A waka flotilla is being welcomed at Cape Runaway, as it arrives in New Zealand for the Tuia 250 celebrations.
More than $20 million is being spent on events and resources to mark the 250 years since James Cook first landed in New Zealand, but it will also include commemorations of the first Polynesian waka that arrived in New Zealand 800 years ago.
Two waka hourua - Haunui and Ngahiraka Mai Tawhiti - and a Tahitian va'a tipaerua, Fa'afaite, are arriving at Haika o Tainui beach, in Cape Runaway, at 11am.
Cape Runaway, otherwise known as Whangaparāoa, is the place where a fleet of waka resisted the arrival of James Cook but is also where ancestral waka landed some 800 years before the Endeavour sailed in.
The flotilla is being welcomed by iwi Te Whānau a Apanui, with a whakatau for King Tuheitia at 10am, followed by the arrival of the waka hourua at 11am.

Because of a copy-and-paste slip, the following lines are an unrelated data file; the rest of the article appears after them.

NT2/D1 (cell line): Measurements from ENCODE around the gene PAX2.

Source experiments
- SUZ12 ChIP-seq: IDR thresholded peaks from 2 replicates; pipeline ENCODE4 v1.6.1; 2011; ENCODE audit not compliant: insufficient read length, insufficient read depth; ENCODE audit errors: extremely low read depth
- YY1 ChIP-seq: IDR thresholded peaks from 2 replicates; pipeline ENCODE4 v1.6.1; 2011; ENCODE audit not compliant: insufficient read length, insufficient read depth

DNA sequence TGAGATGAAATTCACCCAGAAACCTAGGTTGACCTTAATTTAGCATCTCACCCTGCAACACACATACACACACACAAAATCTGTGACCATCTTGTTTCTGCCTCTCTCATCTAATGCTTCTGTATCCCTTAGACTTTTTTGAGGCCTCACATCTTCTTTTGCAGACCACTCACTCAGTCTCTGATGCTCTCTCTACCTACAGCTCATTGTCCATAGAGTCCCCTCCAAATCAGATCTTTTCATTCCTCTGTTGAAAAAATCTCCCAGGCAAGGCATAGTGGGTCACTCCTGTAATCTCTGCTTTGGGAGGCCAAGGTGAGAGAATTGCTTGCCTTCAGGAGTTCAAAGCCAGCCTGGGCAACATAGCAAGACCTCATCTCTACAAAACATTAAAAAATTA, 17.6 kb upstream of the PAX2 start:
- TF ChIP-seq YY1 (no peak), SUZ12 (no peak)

Māori Crown Relations: Te Arawhiti Minister Kelvin Davis who will also be there, has said that it has been a priority for the government to ensure that Māori perspectives had "rightful prominence" in the commemorations and that iwi and hapū had the opportunity to share their history.
"Tuia 250 means having honest conversations about our history and I encourage all our communities to get involved, to grow their respect for their own history and the history of others," he said.
The waka will then sail to Tūranga or Gisborne for a dawn pōwhiri next Saturday before they join together with the other three European ships - the HMB Endeavour replica from Australia, the R.Tucker Thompson and the Spirit of New Zealand.
But there will be no pōwhiri for the replica of the HMB Endeavour, at Tūranga, after four major iwi in Gisborne refused to hold one for it.
Rongowhakaata Trust general manager Amohaere Houkamau said in a statement that iwi believed the descendants of colonialists who settled in the city should welcome the fleet instead.
The HMB Endeavour arrived in Tauranga yesterday, where it is getting customs clearance.